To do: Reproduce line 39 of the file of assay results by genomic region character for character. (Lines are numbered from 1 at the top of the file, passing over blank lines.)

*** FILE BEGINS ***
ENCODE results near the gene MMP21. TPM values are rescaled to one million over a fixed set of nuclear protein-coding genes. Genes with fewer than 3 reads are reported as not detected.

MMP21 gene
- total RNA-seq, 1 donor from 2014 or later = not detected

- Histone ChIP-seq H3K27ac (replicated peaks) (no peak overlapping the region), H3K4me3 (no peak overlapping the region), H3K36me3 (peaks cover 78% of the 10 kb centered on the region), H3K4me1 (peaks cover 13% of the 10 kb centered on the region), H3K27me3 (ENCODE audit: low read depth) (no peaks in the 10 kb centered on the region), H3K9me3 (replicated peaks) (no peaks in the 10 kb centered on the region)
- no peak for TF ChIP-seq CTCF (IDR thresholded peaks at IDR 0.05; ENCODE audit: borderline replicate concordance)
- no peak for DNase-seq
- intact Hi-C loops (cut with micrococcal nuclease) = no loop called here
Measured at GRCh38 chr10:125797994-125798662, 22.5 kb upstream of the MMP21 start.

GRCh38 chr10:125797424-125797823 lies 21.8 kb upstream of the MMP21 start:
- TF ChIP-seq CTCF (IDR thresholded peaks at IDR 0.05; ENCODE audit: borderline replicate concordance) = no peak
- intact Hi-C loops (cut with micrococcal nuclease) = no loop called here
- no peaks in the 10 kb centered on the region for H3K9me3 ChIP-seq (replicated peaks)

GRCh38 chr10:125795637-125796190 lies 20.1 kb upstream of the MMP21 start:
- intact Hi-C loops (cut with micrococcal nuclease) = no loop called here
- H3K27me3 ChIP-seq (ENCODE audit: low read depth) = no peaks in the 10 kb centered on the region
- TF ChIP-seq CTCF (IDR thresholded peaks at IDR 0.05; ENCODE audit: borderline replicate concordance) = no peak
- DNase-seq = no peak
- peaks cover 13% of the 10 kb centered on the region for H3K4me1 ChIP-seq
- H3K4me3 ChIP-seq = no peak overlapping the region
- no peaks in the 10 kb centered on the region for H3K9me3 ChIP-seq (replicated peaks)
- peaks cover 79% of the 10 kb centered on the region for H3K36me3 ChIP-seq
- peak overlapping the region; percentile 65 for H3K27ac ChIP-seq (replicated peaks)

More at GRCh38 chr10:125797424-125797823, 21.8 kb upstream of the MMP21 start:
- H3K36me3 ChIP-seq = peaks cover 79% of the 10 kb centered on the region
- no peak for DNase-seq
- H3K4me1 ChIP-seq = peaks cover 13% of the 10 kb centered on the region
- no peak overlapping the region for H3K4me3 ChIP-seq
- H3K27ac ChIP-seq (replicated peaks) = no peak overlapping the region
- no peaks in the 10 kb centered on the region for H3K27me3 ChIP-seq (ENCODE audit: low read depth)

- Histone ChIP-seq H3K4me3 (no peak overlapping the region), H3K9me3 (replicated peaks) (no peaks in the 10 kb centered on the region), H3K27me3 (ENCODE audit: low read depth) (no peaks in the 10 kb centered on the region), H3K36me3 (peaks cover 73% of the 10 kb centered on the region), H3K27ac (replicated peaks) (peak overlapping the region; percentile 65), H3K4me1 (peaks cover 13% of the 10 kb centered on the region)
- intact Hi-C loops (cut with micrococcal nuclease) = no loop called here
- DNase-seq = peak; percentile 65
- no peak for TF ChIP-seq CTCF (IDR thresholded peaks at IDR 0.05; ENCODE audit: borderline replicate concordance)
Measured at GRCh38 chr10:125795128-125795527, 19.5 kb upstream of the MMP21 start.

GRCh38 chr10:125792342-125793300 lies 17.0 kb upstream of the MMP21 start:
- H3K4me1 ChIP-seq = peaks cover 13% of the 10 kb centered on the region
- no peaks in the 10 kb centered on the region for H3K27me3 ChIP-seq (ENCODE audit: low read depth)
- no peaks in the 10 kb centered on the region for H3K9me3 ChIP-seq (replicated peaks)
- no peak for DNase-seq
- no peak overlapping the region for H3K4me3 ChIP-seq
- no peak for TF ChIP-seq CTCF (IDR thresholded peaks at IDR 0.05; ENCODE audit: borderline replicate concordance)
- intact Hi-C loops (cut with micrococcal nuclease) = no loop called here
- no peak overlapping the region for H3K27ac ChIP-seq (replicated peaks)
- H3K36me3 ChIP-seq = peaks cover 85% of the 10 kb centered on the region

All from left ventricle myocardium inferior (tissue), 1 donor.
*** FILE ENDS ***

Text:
- no peak for DNase-seq